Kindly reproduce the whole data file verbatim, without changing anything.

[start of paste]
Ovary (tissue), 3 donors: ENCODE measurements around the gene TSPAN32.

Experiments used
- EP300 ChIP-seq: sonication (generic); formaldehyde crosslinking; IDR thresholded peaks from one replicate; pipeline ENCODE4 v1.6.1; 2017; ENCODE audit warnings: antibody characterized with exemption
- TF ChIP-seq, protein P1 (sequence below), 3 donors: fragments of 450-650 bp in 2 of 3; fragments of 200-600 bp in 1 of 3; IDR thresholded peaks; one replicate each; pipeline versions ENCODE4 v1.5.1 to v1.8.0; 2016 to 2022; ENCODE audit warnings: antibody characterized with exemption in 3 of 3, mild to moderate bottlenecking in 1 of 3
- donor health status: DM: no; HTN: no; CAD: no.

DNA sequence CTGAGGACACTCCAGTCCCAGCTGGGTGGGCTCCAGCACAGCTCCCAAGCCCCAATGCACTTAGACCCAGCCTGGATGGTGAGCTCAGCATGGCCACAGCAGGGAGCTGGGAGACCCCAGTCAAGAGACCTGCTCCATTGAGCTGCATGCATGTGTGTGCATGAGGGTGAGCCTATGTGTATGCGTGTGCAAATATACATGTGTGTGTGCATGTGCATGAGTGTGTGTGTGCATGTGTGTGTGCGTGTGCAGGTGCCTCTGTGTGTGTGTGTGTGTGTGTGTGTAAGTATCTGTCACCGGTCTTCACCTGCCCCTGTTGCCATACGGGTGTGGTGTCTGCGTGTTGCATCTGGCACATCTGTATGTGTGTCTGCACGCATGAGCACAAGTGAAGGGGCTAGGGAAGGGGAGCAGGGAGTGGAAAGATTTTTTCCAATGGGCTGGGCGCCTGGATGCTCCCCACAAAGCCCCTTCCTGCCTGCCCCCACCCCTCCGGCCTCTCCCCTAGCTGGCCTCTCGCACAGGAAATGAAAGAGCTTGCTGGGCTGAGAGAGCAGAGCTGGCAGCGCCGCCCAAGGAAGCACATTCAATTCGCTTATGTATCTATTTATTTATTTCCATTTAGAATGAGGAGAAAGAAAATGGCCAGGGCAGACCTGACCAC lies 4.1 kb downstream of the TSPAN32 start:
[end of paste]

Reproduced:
Ovary (tissue), 3 donors: ENCODE measurements around the gene TSPAN32.

Experiments used
- EP300 ChIP-seq: sonication (generic); formaldehyde crosslinking; IDR thresholded peaks from one replicate; pipeline ENCODE4 v1.6.1; 2017; ENCODE audit warnings: antibody characterized with exemption
- TF ChIP-seq, protein P1 (sequence below), 3 donors: fragments of 450-650 bp in 2 of 3; fragments of 200-600 bp in 1 of 3; IDR thresholded peaks; one replicate each; pipeline versions ENCODE4 v1.5.1 to v1.8.0; 2016 to 2022; ENCODE audit warnings: antibody characterized with exemption in 3 of 3, mild to moderate bottlenecking in 1 of 3
- donor health status: DM: no; HTN: no; CAD: no.

DNA sequence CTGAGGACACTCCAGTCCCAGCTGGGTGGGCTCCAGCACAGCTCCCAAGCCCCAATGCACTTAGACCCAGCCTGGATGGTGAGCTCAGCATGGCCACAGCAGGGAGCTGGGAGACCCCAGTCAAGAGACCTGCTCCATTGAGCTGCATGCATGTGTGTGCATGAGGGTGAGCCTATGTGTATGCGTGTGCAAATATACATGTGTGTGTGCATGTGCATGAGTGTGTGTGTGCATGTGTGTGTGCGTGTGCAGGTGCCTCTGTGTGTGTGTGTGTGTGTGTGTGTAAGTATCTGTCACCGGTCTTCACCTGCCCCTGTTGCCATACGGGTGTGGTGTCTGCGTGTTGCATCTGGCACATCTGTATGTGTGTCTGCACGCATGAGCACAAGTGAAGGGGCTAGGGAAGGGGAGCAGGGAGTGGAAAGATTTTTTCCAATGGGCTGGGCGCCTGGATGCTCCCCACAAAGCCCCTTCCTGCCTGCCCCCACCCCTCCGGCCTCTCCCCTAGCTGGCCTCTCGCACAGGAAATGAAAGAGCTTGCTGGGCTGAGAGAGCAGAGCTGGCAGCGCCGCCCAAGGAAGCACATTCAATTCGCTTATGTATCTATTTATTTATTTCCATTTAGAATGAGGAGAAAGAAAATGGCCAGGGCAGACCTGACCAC lies 4.1 kb downstream of the TSPAN32 start: